5. BETTER POSTURE: Weak core muscles contribute to slouching. Do you want to know an instant trick to a slimmer appearance? Having better posture makes you look taller and thinner. Not only does good posture project more confidence, it also lessens the wear and tear on the spine and helps you to gain better benefits when you exercise.

6. BREATHE BETTER: Training the core actually improves your lung capacity. Your core muscles are connected to the diaphragm. Working out these muscle groups enhances your ability to inhale and exhale fully. In turn when you can take in more oxygen, your heart is able to pump more blood, and you have an overall improvement in your body’s performance.

7. IMPROVES ALL OTHER PHYSICAL ACTIVITIES: Not only do core exercises strengthen the abdominals and the lower back, they also make the entire body stronger. After doing several core exercise workouts, you will find that your daily living activities and sports abilities will improve. Everything we do either initiates or runs through our core. Whether you are hitting a tennis ball, mopping the floor, or bending to put your shoes on, you are using your core. Everything will improve when you strengthening it.

8. TONES YOUR ABS: Although it takes aerobic activity to burn abdominal fat, core exercises can strengthen and tone the underlying ab muscles.

You can do many core exercises without any specialized equipment. Below are listed twenty exercises for your core which lists the core muscles in each exercise. (Although there are other muscles that may be engaged in the exercises below, only the core ones are mentioned).


1. Planks –erector spinae; transverse abdominus; rectus abdominus; internal and external obliques; and the glutes.

2. Side Planks - transverse abdominus; internal and external obliques; glute medius; glute minimus; and hip adductors.

3. Glute Bridge - gluteus maximus, medius and minimus; erector spinae; and multifidus.

4. Crunch - rectus abdominus; internal and external obliques; and the transverse abdominus.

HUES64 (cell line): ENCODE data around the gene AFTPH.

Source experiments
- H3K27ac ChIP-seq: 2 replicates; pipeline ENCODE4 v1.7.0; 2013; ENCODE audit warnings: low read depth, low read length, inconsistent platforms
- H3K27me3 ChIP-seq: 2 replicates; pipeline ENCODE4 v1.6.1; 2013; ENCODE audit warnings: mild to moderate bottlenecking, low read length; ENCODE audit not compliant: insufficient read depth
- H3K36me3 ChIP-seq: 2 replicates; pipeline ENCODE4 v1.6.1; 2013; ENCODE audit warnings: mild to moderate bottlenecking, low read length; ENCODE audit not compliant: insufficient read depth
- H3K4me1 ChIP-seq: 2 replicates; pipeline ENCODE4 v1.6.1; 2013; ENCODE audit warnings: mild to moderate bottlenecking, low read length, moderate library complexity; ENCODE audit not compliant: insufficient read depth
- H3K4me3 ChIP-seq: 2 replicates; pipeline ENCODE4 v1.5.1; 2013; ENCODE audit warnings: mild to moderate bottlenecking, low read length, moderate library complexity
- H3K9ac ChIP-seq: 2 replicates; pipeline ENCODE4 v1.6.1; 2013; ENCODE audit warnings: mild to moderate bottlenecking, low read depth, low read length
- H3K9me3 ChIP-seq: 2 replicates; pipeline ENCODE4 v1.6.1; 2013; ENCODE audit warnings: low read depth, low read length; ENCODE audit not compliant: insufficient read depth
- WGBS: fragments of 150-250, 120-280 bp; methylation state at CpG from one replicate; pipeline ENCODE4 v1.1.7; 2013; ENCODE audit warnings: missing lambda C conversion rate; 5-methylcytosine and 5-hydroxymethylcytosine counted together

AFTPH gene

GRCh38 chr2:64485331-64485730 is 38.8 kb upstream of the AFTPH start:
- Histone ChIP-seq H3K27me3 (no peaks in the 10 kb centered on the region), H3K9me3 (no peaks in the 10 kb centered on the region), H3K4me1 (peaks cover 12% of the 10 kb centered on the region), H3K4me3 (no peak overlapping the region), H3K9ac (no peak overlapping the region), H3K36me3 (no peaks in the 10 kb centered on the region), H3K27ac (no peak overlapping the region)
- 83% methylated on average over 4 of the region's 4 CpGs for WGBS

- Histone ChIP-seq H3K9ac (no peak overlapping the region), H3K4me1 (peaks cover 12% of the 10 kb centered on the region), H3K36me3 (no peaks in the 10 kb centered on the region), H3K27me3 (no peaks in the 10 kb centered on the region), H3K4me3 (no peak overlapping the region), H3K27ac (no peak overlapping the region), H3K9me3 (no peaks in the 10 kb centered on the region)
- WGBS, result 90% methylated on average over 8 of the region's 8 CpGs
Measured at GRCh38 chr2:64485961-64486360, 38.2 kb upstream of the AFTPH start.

5. Supine Toe Tap – glutes; hip flexors; transverse abdominus; rectus abdominus; and multifidus.

6. Bird dog - erector spinae; multifidus; transverse abdominus; rectus abdominus; and the glutes.

7. Dead bugs - erector spinae; transverse abdominus; rectus abdominus; internal and external obliques; hip flexors; and the glutes.

8. Mountain climbers – glutes; abdominals; hip flexors; erector spinae; and multifidus.

9. Bicycle crunch / Cross-Crunches - internal and external obliques; rectus abdominus; and hip flexors.

10. Supermans - erector spinae; multifidus; and glutes.

11. Back extensions - erector spinae; multifidus; and glutes.

12. Deadlifts - erector spinae; multifidus; transvers abdominus; and glutes.

13. Squats – gluteus maximus; adductors; erector spinae; hip flexors; and abdominal muscles.

14. Lunges - gluteus maximus; adductors; erector spinae; hip flexors; and abdominal muscles.

15. Hay Bailors / Wood Chops - internal and external obliques; rectus abdominus; erector spinae; and multifidus.

16. Russian Twist - internal and external obliques; rectus abdominus; transverse abdominus.

17. Straight Leg Raise – hip flexors; and lower abdominals.

18. Clam Shells – glute medius; and hip abductors.

19. Swiss Ball Passes - transverse abdominus; rectus abdominus; hip flexors; glute medius; and lower abdominals.

20. TRX – ALL CORE ALL THE TIME – Pretty much any TRX exercise you do will engage multiple core muscles, and TRX provides tons of variety!


Featured Posts
Recent Posts
Search By Tags
No tags yet.
Follow me
  • Black Facebook Icon
  • Black Instagram Icon
bottom of page